The Kanoe Newsletter  -   February 26, 2008

On a personal note, we would like to say how grateful we are for the wonderful response that our friends, family, and you have given to this endeavor.  The idea for the Kanoe arose almost ten years ago when our first son, Adrien, was a baby.  Now Adrien is 10 and our second son, Julien, is 8 years old, we can hardly believe it!   After all these years, there came a time, a revelation of sorts, when we realized that it was time to go for it - it was time to create KANOE  LLC and introduce the Kanoe baby hammock to people beyond our family and friends.  We have spent the last two years refining, redesigning, and sourcing everything we would need to make this project happen.  Now, the Kanoe is a reality and we feel as though the seed that took root so long ago is at long last coming to fruition.  Thank you.

Left:  Julien, Camille, and Adrien
Center:  Early Prototype, 1998
Right:  Leslie with the 2003 Prototype

At the core of our vision, unchanging, is our commitment to the purity and quality of the Kanoe.  We will always use organic, non-toxic materials produced by ecologically sustainable, non-polluting method for the Kanoe and any of our future designs.  We will always strive for the highest safety, finest quality and ethical environmental/labor practices possible.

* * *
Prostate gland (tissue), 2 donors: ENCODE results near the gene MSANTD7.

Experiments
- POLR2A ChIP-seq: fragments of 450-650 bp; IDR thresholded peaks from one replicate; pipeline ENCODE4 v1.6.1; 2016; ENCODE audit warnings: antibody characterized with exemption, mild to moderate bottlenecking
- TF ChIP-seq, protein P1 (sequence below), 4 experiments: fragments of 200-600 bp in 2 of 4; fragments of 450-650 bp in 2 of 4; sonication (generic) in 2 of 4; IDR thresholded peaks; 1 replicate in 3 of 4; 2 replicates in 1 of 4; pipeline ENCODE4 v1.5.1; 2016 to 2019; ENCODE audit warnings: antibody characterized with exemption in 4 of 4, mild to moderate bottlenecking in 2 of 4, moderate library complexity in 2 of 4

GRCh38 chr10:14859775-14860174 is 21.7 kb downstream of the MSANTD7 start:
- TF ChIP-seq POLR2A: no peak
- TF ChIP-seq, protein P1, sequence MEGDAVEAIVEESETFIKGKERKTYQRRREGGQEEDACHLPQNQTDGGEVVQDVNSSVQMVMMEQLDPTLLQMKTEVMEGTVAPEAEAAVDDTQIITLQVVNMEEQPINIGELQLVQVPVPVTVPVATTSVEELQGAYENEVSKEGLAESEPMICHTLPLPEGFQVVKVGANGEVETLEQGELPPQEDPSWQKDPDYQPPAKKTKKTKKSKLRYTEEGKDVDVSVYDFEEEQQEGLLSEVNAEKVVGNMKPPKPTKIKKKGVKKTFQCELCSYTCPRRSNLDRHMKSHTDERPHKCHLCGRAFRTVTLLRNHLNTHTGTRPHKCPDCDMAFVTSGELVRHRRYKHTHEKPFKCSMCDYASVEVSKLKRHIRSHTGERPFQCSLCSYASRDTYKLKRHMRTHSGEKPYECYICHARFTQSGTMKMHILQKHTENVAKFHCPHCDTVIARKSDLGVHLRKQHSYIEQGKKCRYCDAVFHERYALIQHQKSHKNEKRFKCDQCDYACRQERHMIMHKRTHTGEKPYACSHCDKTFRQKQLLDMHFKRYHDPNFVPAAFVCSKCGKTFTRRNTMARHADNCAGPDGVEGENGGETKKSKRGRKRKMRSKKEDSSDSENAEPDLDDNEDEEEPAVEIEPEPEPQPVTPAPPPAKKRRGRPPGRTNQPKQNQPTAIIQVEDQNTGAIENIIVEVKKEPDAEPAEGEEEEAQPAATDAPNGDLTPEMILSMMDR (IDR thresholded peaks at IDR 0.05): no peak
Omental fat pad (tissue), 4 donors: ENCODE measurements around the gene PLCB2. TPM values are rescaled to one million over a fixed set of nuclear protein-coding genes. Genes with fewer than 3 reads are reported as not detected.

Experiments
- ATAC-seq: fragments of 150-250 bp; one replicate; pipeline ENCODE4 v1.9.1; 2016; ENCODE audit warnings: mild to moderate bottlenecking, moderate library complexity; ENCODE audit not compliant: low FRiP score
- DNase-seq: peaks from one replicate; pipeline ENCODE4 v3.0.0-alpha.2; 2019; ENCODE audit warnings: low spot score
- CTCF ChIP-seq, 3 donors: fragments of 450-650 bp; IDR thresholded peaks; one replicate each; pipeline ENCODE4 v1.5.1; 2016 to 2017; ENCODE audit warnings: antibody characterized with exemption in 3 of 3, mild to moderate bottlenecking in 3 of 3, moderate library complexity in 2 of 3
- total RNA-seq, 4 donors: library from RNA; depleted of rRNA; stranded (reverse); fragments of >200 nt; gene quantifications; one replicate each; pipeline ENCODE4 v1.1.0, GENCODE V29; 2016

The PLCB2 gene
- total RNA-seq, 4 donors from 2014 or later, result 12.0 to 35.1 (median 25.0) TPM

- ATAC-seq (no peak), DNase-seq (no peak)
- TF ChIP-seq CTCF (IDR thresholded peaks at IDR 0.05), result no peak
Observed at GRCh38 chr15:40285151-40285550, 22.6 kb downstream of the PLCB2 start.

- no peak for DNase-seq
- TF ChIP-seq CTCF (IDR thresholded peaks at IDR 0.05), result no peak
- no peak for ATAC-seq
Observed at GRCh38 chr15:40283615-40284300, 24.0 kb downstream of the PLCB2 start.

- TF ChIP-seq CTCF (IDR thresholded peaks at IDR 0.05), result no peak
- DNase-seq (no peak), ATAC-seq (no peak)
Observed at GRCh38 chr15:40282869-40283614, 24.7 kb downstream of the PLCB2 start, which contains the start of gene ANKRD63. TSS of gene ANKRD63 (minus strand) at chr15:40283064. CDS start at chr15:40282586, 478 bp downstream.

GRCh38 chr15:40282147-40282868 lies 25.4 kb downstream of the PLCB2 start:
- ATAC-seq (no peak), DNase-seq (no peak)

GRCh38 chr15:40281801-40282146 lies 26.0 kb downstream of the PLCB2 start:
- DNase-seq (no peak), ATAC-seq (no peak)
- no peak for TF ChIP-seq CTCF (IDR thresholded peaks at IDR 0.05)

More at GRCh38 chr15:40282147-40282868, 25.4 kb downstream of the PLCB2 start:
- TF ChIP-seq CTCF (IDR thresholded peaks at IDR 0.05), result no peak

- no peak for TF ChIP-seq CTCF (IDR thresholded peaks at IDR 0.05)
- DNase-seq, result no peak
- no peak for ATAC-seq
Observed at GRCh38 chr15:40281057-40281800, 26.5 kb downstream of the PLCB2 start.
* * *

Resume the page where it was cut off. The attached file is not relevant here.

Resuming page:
Recently, we have come into contact with Elizabeth Pantly, the author of several well known books for parents and the recipient of the Amazon Award.  The following excerpt was taken from her book The No-Cry Sleep Solution:  Gentle Ways to Help Your Baby Sleep Through the Night.  Check her website (linked below the article), where you will find a wealth of information, articles and links.

Until very soon, we at KANOE hope that this message finds you and your loved ones well and happy!

KANOE ® is a Registered Trade Mark

Kanoe Motion Sensitive Baby Hammock - Patent Pending


Solving Naptime Problems

By Elizabeth Pantley, author of The No-Cry Sleep Solution

Napping is an important element of your child’s healthy mental and physical growth. A daily nap refreshes a child so that she can maintain her energy, focus, and ability to learn for the rest of the day. Some studies even show that children who nap every day are more flexible and adaptable, have longer attention spans and are less fussy than those who don’t nap.

How can you tell if your child needs a nap?
Here are some of the signs that your child needs a daily nap:

Wakes up in a good mood, but gets whiny as the day progresses

Has more patience early in the day, but is easily aggravated later on

Cries more easily in the afternoon and evening than earlier in the day

Has an afternoon or early evening slump, but gets a second wind afterwards

Yawns, rubs eyes, or fusses while getting ready for bed

Often falls asleep in the car or when watching a movie

How much naptime does your child need?
Children differ in their sleep needs, some needing more or less than shown here ¾ but what follows is a general guide that applies to most of them. Even if your child’s sleep hours add up to the right amount, his or her behavior tells you more than any chart possibly could. When in doubt – always try for a nap, since even a period of quiet time can help a child feel more refreshed.